Monday, October 7, 2013

Prodigy CEO, Shawn Bartholomae Keeps Eye on Barnett Shale

Shawn Bartholomae
Prodigy Oil and Gas Company of Irving, Texas physically sits right adjacent to the Barnett Shale field. In its early years the field was thought to have the largest reserves of any natural gas field in the United States. In 2007 it was first suggested to be in the twenty trillion cubic feet range. That is a tremendous field but recent studies (university of Texas computer model) have doubled this number. One of the big reasons for the revised numbers is the increasing ability and sophistication of the fracking techniques.

The field did not change nor did the estimates of how big the field is change considerably. What did change was the extraction techniques and thus the amount of oil and gas we can expect to extract from the same fields.

This Shale quite typically comes in at a high rate of production and then tapers off fairly quick. This characteristic raises questions of whether the shale gas production can keep up with demand. This question becomes more critical as the demand for gas takes off.

One major aspect that is pushing for more and more natural gas production is the developing and even exploding market for LNG. The turnaround in the LNG market is phenomenal. Events overseas and continental N. America are pushing demand higher and higher. Nuclear plant closings in Japan and even in Mexico are helping to drive the demand for LNG growth.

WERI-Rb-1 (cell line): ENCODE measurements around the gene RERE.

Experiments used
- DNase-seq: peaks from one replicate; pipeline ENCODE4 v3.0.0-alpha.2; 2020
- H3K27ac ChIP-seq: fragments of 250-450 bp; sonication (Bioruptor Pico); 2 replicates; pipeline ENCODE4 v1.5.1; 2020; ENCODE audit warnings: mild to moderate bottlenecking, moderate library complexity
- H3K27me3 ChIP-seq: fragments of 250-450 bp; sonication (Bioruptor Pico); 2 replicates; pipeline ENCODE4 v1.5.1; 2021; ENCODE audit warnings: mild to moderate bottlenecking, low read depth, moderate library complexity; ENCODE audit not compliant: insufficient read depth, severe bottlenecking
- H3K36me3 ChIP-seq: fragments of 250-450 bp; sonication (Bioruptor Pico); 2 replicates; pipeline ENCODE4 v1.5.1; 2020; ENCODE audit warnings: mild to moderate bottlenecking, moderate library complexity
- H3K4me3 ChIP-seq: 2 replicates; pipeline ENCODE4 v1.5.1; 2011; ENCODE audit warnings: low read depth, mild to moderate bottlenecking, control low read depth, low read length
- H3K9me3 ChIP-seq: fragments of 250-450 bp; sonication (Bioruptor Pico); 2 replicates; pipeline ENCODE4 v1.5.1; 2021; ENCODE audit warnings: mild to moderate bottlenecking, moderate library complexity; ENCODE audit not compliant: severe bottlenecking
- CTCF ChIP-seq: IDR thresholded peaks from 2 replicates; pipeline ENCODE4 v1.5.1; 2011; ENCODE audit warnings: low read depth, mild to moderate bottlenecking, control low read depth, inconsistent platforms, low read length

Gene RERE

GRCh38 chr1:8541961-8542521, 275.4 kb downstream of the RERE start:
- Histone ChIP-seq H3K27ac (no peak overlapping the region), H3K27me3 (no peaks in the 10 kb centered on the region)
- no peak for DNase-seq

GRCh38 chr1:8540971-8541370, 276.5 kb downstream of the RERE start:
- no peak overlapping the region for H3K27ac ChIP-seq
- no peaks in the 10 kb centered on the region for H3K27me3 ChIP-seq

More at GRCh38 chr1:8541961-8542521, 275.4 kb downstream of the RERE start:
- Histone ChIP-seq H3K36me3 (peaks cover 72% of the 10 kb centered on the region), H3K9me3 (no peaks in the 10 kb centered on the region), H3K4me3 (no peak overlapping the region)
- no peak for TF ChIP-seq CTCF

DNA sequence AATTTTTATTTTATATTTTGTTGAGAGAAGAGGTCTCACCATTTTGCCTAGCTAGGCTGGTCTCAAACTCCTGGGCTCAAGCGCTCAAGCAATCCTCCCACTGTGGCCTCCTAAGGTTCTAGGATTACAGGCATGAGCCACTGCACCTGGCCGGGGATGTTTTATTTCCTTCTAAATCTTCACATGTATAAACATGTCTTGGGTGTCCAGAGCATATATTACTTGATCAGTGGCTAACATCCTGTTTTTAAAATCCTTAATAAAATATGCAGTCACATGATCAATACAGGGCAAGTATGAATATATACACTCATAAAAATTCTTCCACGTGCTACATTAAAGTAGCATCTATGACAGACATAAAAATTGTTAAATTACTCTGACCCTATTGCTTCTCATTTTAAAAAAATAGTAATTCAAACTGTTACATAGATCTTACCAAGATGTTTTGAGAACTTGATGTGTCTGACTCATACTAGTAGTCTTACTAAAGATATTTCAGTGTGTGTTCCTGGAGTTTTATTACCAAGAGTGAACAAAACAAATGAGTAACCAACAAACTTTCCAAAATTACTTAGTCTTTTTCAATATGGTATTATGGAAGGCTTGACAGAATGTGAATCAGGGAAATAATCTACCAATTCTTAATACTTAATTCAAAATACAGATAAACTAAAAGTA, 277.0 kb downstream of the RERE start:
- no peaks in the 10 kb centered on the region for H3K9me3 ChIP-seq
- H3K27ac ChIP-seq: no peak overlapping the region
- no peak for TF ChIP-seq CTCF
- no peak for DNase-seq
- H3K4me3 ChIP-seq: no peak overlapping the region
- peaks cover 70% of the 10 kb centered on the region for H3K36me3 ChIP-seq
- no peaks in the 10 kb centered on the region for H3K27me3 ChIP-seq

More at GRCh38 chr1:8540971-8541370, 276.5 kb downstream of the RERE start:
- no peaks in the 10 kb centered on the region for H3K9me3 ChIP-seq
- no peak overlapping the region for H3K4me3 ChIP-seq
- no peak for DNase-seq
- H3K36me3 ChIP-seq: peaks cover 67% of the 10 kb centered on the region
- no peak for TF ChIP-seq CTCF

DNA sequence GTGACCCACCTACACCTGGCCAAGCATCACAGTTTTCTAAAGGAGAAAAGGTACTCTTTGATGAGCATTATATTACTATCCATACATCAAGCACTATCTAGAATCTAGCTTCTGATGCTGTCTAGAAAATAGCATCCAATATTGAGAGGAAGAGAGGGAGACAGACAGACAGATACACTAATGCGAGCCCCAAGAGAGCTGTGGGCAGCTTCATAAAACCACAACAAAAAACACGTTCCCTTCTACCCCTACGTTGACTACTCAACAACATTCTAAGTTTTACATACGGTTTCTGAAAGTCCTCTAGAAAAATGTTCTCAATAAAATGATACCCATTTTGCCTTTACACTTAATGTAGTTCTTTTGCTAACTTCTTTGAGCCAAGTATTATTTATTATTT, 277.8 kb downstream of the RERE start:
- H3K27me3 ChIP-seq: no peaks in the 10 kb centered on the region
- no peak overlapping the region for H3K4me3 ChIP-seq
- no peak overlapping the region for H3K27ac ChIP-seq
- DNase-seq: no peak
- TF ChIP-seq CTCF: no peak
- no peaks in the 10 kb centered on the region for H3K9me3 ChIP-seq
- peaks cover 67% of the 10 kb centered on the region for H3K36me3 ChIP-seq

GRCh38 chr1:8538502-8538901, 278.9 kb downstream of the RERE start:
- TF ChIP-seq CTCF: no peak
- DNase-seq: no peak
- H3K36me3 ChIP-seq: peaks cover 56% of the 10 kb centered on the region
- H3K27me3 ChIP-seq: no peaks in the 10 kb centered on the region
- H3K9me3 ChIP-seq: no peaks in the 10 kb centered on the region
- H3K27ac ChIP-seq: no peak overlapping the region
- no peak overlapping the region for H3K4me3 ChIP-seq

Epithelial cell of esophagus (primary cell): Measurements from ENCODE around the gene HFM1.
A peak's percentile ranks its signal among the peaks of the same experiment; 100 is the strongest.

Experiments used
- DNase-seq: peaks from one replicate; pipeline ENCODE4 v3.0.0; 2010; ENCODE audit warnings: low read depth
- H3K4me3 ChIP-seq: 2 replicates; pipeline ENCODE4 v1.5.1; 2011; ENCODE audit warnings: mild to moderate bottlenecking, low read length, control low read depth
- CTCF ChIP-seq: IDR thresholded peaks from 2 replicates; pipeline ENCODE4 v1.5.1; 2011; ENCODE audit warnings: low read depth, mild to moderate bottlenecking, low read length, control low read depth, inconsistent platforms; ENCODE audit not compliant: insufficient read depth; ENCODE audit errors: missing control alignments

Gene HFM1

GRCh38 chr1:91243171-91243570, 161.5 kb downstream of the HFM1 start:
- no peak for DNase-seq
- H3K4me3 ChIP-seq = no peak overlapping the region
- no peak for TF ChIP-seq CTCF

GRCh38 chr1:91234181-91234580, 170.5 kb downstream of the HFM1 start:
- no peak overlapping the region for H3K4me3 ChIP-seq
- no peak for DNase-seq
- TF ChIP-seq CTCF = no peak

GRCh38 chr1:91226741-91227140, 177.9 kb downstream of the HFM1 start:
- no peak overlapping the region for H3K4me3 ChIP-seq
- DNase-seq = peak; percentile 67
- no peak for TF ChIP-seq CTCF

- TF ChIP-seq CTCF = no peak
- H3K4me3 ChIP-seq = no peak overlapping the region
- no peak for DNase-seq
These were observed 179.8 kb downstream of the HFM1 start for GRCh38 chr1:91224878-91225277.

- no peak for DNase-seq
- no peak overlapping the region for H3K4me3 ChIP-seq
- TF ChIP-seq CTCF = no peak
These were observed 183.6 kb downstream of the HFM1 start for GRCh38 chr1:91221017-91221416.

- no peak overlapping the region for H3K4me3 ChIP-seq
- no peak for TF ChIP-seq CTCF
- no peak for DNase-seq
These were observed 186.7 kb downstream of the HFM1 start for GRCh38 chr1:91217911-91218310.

With all of the demand for LNG, predicting what the market will do for this commodity is tricky business. There are many factors to consider any one of which could throw one’s calculations off. 

The EPA could call for stringent demands to limit emissions of mercury and other toxics. U.S. capacity of these emissions in 2011 was running at 317 GW (GIGA watts). Enforcing these restrictions could shut roughly a third of this electricity off from the market. Plus there is the added factor that new construction of coal plants could be paralyzed.

Also uncertain is how the political winds may shift to promote other forms of energy such as solar and wind.

The drilling find that brought us the wide spread use of fracking technology is still producing strongly. Computer models under study from the University of Texas are telling us that we could still expect to be extracting the 45 trillion cubic of gas  from the Barnett Shale up  through  the year 2050.

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